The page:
Northland journalism community saddened by struggling DNT |

Northland journalism community saddened by struggling DNT

Emily Ness
Updated: May 27, 2020 11:07 PM

Journalists turn the times we are living in into pages to be turned by people living through those experiences. But, financial hardship surrounding COVID-19 has taken a toll on the Northland’s fourth estate.

Soon, the Duluth News Tribune will be delivered by mail rather than carrier and will come two days a week rather than seven. This historic announcement was made by Executive Editor, Rick Lubbers in a column on Wednesday.

According to Lubbers, these cut backs are the result of a decline in advertising and subscriptions. Due to the cut backs, the News Tribune’s independent carrier force will be eliminated, including some some employees in the circulation department. These changes will go into effect in early July.

Dr. Jennifer Moore, Associate Professor of Journalism at the University of Minnesota Duluth began her career as a journalist and now teaches students about the history and community of journalism. She said she will miss receiving a newspaper every day.

"We can’t function without a newspaper. The reporters are doing the private work that we don’t have time to do as citizens,” Moore said. "What we need to know in order to make decisions about how to vote, what things we need to pay attention to in terms of the city council. They attend the city council meetings, they attend the school board meetings. They are holding people in power that run our city accountable and they are doing the interviewing. They are finding the stories that are important."

Moore said that she appreciates all of the work that goes into the newspaper and although she never knew her newspaper carrier personally, she valued the time and effort he put into delivering her paper every day.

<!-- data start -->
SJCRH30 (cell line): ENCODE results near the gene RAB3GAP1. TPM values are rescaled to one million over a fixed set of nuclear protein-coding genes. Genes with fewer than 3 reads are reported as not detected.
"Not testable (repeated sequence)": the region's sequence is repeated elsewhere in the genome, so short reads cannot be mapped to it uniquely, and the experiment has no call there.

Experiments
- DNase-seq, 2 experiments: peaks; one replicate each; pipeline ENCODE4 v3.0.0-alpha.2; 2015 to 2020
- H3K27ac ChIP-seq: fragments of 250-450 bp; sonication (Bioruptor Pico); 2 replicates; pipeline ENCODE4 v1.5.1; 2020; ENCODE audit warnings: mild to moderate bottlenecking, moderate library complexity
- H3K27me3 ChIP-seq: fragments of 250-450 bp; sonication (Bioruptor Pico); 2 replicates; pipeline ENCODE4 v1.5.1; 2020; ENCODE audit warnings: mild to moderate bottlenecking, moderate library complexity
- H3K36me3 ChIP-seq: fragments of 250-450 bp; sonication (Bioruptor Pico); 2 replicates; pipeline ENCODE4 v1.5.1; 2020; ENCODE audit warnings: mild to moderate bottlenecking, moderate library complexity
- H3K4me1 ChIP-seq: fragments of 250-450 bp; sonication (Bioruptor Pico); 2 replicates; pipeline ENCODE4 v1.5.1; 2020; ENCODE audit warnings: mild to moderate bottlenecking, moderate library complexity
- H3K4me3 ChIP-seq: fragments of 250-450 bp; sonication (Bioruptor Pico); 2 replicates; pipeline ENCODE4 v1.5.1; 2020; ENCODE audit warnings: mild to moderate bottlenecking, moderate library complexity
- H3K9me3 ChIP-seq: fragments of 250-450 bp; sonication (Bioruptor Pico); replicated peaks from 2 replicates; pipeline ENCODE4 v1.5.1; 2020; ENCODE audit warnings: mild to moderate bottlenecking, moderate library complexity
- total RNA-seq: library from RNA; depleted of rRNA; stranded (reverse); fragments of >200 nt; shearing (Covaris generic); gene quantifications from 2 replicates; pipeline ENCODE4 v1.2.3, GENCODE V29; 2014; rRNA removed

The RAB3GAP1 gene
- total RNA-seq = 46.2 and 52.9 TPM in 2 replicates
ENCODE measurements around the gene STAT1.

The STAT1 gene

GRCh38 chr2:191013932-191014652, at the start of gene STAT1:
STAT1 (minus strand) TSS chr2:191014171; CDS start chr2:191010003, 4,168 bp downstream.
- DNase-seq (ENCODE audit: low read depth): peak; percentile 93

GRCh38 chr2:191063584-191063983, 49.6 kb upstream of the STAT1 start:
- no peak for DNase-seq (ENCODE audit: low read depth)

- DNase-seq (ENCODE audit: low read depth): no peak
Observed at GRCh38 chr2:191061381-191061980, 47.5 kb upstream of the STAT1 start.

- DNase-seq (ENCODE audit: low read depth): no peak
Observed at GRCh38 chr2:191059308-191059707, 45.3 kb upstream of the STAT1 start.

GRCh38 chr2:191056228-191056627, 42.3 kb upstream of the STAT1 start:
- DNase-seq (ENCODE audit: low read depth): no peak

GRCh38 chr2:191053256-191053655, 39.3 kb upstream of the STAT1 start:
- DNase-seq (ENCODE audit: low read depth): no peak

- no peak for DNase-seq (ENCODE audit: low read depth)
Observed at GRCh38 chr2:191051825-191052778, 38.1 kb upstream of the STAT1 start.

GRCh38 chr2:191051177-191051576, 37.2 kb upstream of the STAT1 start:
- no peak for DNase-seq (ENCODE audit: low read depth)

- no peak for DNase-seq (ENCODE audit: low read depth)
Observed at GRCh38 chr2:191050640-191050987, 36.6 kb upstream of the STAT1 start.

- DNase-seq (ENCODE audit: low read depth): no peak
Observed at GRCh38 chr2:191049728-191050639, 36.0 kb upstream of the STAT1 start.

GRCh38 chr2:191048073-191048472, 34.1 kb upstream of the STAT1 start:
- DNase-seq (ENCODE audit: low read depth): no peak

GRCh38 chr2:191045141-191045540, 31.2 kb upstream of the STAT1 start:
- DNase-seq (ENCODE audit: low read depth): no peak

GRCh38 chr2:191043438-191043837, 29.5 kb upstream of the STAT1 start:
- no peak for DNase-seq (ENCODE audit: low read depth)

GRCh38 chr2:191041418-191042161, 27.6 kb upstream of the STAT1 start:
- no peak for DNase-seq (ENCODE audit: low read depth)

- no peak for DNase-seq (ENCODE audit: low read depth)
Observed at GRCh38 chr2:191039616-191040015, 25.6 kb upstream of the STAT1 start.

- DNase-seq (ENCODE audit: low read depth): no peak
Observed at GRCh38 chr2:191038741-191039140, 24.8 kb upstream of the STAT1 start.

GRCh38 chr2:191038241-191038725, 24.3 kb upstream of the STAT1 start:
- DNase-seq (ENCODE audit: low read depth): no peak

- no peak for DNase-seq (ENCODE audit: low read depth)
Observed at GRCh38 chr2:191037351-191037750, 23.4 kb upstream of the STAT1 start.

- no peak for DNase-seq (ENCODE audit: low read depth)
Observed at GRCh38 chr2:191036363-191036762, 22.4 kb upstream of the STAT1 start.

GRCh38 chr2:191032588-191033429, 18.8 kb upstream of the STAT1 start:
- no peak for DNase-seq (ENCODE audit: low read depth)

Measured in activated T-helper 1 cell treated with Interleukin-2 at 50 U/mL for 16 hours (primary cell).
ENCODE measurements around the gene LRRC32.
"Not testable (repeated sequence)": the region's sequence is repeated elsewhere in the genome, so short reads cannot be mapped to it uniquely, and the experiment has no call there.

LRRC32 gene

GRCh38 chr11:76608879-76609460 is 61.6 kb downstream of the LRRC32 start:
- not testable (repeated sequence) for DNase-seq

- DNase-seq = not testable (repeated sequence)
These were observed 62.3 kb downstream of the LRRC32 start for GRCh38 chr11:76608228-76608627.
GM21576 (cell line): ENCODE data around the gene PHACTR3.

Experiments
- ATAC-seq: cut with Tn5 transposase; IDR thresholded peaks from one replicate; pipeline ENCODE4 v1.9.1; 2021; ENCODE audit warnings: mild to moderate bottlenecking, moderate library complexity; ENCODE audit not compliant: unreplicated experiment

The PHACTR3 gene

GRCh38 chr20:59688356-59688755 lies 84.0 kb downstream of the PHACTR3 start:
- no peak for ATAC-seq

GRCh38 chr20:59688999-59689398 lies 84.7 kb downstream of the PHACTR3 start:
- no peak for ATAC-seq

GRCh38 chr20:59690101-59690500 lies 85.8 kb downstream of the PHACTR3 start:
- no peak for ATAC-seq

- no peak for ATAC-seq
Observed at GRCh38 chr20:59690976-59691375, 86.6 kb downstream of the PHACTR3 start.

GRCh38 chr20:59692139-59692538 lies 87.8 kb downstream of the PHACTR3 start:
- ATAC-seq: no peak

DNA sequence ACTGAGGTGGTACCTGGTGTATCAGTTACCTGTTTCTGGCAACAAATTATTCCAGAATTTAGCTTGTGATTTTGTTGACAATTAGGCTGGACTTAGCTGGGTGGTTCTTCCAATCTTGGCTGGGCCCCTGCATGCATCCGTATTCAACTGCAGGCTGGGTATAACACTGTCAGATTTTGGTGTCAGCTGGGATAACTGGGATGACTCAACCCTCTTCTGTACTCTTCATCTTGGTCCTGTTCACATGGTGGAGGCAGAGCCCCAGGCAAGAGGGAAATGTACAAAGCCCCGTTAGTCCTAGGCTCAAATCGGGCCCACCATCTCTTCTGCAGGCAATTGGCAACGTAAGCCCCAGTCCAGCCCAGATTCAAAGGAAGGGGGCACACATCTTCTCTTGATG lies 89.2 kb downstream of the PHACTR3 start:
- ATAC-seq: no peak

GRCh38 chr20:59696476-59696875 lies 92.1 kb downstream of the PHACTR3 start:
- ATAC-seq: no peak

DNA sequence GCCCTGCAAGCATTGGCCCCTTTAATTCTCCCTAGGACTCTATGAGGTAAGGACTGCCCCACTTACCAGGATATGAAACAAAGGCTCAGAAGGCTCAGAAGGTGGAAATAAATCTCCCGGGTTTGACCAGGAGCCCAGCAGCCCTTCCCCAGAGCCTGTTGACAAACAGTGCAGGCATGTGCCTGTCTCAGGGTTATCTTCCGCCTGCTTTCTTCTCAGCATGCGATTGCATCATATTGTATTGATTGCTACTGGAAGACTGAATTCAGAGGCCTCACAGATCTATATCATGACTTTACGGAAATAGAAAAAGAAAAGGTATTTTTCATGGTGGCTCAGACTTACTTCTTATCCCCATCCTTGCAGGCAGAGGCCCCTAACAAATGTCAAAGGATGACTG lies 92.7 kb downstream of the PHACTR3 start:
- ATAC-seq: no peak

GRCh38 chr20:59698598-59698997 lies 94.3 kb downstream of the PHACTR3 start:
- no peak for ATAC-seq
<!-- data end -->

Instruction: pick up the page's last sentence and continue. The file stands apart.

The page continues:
"I’ve never met him, but I know he’s doing his job because I see the results of his work on my doorstep every morning,” Moore said. "I can’t tell you how many times I’d wake up after a snowstorm thinking: ‘Oh, I bet we didn’t get our newspaper,’ but it would be there and you know, I would leave him notes from time to time or just an extra tip for getting us the newspaper after we’d had like a foot or two of snow the night before or an ice storm.”

Dr. Cindy Rugeley, Associate Professor of Political Science at the University of Minnesota Duluth also began her career as a journalist. She too, discussed the void not receiving a newspaper would have.

"I think that people really, really do undervalue local journalism and I think this is just another further sign of it,” Rugeley said. "Local news is important and I hope that whatever delivery mechanism, that we continue to have good local news and good journalism. The journalists are professionals. They’re trained, they have standards, a code of ethics. They’re professionals and they’re the people you should turn to for news."

During these changing times, Dr. Moore and Dr. Rugeley said it is still important to support local media.

"I know that journalists probably feel a little bit beat up right now and that’s understandable, but I mean, the work you do is very important,” Rugeley said. "I’m a big advocate of: 'Buy your local newspaper, watch your local news.' I mean, your time between 10 and 10:30 at night is spent pretty well watching the news. You know, when you buy a newspaper, that’s money well spent."

The Duluth News Tribune said they will continue reporting seven days a week and will have updates to their website daily.


Emily Ness

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